“He was a non-violent person. He wouldn’t kill a bug,” his sister, Hahnah Williams, said as she and her siblings consoled their grieving mother Wednesday afternoon.
They don’t believe Williams would have attacked officers and are calling on the DeKalb County Police Department to release the body camera footage of the deadly shooting. The department did not make the video available Wednesday when asked by The Atlanta Journal-Constitution.
According to the GBI, officers responded to the Terraces Apartments near I-20 about 4 p.m. after receiving a call about a man with a large knife. Authorities have not said who made the initial 911 call or released the audio, citing the ongoing investigation.
While police say Williams lunged at officers twice, one neighbor told the AJC he saw the man run from police and dive through a glass window into his bedroom before the first shot rang out.
“Based on what we’re hearing, whatever happened is very, very different from what police are reporting,” said attorney Mawuli Davis, who is representing Williams’ family. He said he’s concerned investigators are crafting a false narrative to detract from the latest fatal shooting of a Black man.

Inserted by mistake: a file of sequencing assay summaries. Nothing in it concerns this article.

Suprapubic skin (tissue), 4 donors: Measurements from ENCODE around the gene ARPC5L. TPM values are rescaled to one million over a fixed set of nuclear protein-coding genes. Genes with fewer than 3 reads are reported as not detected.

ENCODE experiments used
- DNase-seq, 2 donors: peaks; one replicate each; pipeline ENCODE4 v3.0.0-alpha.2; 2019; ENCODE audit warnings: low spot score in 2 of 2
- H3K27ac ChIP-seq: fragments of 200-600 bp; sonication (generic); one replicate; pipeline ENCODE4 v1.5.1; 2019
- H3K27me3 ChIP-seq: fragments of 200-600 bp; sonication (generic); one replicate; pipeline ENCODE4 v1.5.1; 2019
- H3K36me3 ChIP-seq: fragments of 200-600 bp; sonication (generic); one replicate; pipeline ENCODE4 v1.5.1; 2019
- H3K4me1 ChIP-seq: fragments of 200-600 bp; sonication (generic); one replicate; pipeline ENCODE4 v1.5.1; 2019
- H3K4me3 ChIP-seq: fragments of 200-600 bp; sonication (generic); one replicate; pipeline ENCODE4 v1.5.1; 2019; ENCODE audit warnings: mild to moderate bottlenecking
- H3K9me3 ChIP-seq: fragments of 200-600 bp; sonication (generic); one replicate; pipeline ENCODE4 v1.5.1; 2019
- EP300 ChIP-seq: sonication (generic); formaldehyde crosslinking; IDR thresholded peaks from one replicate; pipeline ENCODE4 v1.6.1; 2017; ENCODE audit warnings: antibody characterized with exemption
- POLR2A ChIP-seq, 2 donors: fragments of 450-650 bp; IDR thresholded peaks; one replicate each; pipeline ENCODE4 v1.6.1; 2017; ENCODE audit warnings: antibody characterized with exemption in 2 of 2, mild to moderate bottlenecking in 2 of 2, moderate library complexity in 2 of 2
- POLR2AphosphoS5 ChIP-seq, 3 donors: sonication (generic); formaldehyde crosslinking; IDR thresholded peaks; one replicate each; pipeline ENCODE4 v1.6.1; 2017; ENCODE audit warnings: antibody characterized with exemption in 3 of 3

“We are in a time in our history as a country and a state where we can no longer hide behind open investigations,” Davis said. “If there is body camera footage it has to be released immediately so that this family can see, so that the world can know what the truth is.”
Williams’ family described him as a “day trader” and “homebody” who spent most of his free time with loved ones. He didn’t party much and never went to clubs. His only previous run-ins with the law involved traffic violations, Hahnah Williams said.
She said at this point, the family has more questions than answers, but she believes her brother was outside his condo working on a plumbing issue when the first officers arrived. Witnesses told her they saw him outside carrying a blue bucket, but never saw a weapon.
“They caught him by surprise while he was working on his own home and that’s why he ran,” Hahnah Williams said. “He was so scared, he kicked his own window in just to get away.”
Jason Neal, a brick mason who has lived in the complex for more than 15 years, had just gotten off work when he noticed several patrol cars blocking the street at the front of his neighborhood.